R.I.P. Penn State Dormitory Landlines

landlines_eliminatedLast Spring, Penn State Director of Housing Conal Carr announced the decision to disconnect Penn State dormitory landlines beginning fall 2009. Although Penn State paid approximately $800,000 annually to maintain the landlines, Penn State Live reported that approximately 72% of students used their landlines less than 20 times in the 2007-2008 school year. Mr. Carr did maintain that Housing will make a “courtesy phone” available on the floor of every dorm in case of an emergency. The changes beg a few questions:

1. Since when did the dorms have landlines? If you have ever used a landline while living in dorms at PSU, please let us know. Bonus points if you dialed an old-school rotary phone.

2. Who will pull the first prank? Mr. Carr announced that the telephone numbers of the dorm courtesy phones will not appear in Caller ID in order to prevent pranking. He also announced that Housing will not make the numbers public; we give it one semester–tops–before someone finds and uses the master list.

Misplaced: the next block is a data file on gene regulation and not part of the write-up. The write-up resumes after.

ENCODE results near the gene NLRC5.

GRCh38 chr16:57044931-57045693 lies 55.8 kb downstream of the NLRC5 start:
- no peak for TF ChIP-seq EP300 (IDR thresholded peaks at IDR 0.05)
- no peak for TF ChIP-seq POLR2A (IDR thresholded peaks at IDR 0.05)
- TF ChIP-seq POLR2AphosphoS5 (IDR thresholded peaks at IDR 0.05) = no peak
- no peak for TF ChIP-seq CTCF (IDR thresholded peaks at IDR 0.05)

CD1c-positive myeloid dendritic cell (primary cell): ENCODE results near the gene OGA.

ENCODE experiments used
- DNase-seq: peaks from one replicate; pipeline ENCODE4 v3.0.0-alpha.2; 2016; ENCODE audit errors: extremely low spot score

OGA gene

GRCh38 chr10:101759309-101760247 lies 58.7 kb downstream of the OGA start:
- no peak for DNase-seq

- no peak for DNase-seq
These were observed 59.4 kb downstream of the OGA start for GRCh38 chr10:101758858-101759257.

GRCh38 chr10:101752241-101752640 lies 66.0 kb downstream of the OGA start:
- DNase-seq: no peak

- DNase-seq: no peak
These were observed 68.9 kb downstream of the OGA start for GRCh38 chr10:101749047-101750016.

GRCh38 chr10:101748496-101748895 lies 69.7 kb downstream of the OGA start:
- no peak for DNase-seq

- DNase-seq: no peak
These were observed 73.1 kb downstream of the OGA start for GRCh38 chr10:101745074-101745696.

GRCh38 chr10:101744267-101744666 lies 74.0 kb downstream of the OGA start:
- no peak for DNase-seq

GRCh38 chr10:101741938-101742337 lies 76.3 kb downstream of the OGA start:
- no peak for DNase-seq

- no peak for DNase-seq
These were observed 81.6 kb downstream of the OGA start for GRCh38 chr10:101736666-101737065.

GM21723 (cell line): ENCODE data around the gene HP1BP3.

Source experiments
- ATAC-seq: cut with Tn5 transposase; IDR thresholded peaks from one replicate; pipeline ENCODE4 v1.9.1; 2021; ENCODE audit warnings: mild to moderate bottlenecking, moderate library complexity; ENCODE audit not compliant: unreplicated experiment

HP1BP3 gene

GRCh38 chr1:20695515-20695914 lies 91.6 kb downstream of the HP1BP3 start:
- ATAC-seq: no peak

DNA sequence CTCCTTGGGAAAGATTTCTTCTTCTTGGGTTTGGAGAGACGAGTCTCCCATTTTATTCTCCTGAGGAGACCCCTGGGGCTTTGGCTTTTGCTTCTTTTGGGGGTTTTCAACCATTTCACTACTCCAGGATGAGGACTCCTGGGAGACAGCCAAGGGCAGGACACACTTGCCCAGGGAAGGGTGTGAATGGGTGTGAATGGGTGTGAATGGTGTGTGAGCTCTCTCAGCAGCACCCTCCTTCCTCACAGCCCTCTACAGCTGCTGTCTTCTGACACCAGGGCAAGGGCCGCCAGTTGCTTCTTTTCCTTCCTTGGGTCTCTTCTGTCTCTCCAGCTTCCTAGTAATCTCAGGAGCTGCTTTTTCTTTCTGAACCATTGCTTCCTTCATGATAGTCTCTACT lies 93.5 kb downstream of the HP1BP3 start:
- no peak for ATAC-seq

3. Why are they called courtesy phones? It’s absolutely not courteous to camp out by a phone in the middle of the hallway where everyone can hear the details of your life. Even if you dropped your cell phone in the toilet, it’s best to save the story about last weekend’s party until you get a new one.

4. How will Penn State use the leftover money? Iowa State University disconnected its landlines this year, using the estimated $140,000 in annual savings toward a $4 million dollar wireless dorm project. According to The Des Moines Register, ISU also set up “a new online service that lets [students] check how much time is left in their washer and dryer cycles without setting foot in the laundry room.” I hope that Penn State won’t let its students get that lazy. We’d much prefer wireless internet, thank you.

[Photo courtesy of The Collegian]

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Lisa

Lisa is a sophomore majoring in History and Philosophy. She likes peach tea and new information.

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